Ten political parties that had no representation in the last Parliament but have fielded parliamentary candidates in tomorrow’s General Election complained yesterday that they can’t afford engaging poll agents.
They described the situation as a recipe for a poor show by their candidates in the poll, who they said would have no one they trust to “guard” their votes, vowing not to accept the results of the election.
The candidates, all from Dar es Salaam constituencies, complained that the National Electoral Commission and the United Nations Development Programme’s Election Support Programme had denied them financial support while favouring the “bigger” other political parties.
Addressing a news conference in the city on behalf of his colleagues, Sauti ya Umma’s Ubungo candidate Wilbert Ngowi declared that the results of the parliamentary poll would be null and void “because of failure by those charged with ensuring a level playing ground for all players”.
Asked why they were still in the race if they had already decided to reject or dispute the results, he said they were abiding by the demands of the country’s electoral laws and process.
“We have spent everything (meaning all the money at their disposals) on campaign rallies and can no longer pay agents. It would be absurd to lump us together with the big political parties that have enough funds to run their campaigns to the end,” noted Ngowi.
‘The nature of the entire (election) process, including the hefty amount of money each party ought to cough up if it is to make it, makes it impossible for us to accept the results,” he added.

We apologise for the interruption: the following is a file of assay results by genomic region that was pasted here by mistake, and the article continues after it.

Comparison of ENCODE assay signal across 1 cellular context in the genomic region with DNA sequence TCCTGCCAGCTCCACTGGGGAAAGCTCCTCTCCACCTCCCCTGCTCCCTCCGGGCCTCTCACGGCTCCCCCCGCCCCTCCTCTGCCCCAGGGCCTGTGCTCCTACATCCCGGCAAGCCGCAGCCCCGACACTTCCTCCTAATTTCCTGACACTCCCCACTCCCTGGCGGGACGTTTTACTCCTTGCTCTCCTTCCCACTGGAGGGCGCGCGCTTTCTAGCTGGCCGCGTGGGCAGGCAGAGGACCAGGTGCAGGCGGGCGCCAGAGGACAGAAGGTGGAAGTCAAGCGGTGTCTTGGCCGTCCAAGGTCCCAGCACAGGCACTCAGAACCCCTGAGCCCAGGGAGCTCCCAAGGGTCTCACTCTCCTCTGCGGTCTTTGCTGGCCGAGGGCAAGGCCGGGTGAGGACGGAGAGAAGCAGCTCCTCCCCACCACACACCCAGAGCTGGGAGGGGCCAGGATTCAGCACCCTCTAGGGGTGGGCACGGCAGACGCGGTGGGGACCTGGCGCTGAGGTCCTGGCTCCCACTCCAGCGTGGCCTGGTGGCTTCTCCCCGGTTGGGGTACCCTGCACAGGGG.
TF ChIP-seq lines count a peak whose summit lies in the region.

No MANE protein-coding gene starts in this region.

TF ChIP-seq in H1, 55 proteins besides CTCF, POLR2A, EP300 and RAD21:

The Union for Multiparty Democracy, National League for Democracy, APPT Maendeleo, Democratic Party, UPDP, AFP, Jahazi Asilia, Demokrasia Makini and Tanzania Labour Party candidates concurred, saying denying “small” parties money with which to engage poll agents was “bad for democratic practice in young countries like Tanzania”.
APPT Maendeleo’s candidate for Ukonga, Elizabeth Masanja, meanwhile faulted UNDP’s commitment to ensuring 50 per cent representation of women in decision making bodies “when it is doing little to facilitate our participation in elections”.
Meanwhile, the National Electoral Commission has warned that those planning to remain at polling stations after casting their votes ostensibly to guard their parties’ votes would be committing an offence “as stipulated by the law”.
NEC elections director Rajabu Kiravu, sounded the warning in Dar es Salaam yesterday, insisting that law clearly states that no person or a group of people are allowed to remain near polling stations after casting their votes.
Kiravu also declared that the commission was not disturbed by threats from poll agents to stage a boycott unless they are paid allowances, saying the move would not in any way affect the election results.
Human rights activists said last week that financial constraints would make some political parties fail to deploy poll agents, suggesting that the default would have an adverse impact on the election.
The activists were from 17 non-governmental organisations grouped under FemAct and voiced their concerns at a meeting also attended by people with disabilities and some university students.
Onesmo Olengurumwa, from the Legal and Human Rights Centre said it, was hard for activists to prevent the theft of votes at polling stations in the absence of big enough numbers of agents.
He however, added that they would monitor all stages of the election as closely as possible “so that we can come up with a comprehensive report on the entire process”.
The African Union, the European Union and the Commonwealth are some of the foreign or international organisations that have dispatched teams of observers to Tanzania, specifically to monitor Sunday’s election. These will be working alongside teams of Tanzanian observers.